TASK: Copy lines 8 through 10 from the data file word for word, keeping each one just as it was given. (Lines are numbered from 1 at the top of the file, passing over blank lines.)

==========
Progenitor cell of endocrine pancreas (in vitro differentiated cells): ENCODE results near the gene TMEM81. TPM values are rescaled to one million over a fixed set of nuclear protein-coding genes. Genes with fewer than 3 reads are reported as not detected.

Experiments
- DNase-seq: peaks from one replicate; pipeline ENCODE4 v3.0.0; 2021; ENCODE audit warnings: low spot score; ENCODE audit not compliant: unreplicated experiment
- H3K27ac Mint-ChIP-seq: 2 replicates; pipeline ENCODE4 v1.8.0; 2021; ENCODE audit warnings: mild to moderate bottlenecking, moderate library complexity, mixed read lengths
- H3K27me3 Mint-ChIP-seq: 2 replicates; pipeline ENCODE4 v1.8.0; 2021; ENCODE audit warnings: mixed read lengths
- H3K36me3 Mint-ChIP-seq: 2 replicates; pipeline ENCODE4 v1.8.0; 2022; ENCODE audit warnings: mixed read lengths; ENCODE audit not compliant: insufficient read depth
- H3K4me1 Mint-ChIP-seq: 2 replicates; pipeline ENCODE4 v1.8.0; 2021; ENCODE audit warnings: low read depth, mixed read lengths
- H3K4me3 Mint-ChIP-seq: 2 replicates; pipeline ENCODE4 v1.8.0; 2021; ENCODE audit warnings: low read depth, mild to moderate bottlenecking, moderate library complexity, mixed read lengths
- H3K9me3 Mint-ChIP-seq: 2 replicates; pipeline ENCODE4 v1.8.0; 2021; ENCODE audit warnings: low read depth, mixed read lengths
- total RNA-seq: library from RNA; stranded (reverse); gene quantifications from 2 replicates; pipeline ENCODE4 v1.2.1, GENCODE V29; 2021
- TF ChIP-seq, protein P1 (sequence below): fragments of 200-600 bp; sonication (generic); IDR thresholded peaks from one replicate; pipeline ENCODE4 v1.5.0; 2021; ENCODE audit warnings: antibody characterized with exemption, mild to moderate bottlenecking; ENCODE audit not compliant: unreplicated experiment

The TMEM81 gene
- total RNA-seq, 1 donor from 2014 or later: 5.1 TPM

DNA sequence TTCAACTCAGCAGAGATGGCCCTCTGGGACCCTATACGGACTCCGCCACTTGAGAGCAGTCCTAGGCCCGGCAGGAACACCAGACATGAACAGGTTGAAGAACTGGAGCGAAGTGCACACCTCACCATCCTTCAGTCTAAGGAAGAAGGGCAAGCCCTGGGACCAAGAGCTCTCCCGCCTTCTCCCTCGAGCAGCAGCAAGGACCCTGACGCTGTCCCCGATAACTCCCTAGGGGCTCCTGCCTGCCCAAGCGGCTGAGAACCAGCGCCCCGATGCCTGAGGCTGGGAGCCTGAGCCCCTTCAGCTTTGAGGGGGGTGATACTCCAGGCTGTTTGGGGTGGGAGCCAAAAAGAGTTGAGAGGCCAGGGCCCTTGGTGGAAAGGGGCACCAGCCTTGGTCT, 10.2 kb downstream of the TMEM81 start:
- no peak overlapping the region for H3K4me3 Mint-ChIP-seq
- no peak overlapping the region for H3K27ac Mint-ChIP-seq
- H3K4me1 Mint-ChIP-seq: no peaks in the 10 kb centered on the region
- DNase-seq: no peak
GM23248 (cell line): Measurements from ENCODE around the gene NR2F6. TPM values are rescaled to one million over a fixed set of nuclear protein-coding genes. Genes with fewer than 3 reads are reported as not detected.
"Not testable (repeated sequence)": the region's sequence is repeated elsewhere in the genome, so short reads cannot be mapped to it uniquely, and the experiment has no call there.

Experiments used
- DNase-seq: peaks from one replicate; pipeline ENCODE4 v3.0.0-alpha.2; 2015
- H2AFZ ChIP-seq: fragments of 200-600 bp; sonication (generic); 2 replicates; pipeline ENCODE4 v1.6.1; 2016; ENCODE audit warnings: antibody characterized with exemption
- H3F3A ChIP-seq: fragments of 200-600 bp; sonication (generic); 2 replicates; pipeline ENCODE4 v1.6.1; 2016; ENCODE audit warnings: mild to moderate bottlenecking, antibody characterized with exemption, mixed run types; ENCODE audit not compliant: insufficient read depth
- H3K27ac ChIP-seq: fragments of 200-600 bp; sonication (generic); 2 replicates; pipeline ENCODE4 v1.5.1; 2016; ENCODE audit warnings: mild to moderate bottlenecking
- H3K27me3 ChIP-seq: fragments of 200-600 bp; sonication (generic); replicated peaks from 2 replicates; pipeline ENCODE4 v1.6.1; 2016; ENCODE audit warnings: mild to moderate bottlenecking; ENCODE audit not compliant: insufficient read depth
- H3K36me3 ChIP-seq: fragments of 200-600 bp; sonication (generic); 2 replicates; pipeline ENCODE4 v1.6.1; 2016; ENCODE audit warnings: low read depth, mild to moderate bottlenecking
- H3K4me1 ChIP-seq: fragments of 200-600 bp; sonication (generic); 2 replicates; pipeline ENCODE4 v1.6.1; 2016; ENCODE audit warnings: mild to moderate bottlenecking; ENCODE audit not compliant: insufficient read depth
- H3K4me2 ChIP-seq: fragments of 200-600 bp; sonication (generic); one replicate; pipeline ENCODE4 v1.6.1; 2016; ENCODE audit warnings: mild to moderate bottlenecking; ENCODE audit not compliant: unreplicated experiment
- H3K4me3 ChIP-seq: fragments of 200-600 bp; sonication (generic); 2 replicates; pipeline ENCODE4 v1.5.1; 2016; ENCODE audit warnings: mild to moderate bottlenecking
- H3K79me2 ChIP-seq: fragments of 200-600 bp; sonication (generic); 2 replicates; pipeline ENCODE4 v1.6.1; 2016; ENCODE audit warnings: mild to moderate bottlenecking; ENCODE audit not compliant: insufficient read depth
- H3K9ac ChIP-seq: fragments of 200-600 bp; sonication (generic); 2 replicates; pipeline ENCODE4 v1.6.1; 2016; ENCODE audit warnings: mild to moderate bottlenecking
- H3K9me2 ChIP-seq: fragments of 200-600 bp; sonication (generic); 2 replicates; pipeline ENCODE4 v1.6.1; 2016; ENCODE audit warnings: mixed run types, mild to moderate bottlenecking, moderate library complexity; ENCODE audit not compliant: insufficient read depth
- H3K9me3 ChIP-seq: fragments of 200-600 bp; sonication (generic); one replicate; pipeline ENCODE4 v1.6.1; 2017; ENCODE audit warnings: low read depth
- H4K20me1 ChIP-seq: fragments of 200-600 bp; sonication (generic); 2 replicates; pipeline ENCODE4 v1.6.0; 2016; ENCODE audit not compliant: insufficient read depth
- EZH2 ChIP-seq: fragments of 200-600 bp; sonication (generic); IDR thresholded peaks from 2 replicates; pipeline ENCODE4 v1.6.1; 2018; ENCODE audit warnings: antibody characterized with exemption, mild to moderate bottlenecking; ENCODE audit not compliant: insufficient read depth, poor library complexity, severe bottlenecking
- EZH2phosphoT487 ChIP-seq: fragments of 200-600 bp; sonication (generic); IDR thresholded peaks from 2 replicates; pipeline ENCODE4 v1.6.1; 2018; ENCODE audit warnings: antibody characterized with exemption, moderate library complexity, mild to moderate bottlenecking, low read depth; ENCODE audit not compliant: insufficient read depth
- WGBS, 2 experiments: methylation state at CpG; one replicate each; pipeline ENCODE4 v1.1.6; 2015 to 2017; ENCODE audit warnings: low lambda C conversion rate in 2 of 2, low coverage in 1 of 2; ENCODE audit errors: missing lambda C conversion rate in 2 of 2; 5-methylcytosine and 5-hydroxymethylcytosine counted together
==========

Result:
- H3K4me3 Mint-ChIP-seq: 2 replicates; pipeline ENCODE4 v1.8.0; 2021; ENCODE audit warnings: low read depth, mild to moderate bottlenecking, moderate library complexity, mixed read lengths
- H3K9me3 Mint-ChIP-seq: 2 replicates; pipeline ENCODE4 v1.8.0; 2021; ENCODE audit warnings: low read depth, mixed read lengths
- total RNA-seq: library from RNA; stranded (reverse); gene quantifications from 2 replicates; pipeline ENCODE4 v1.2.1, GENCODE V29; 2021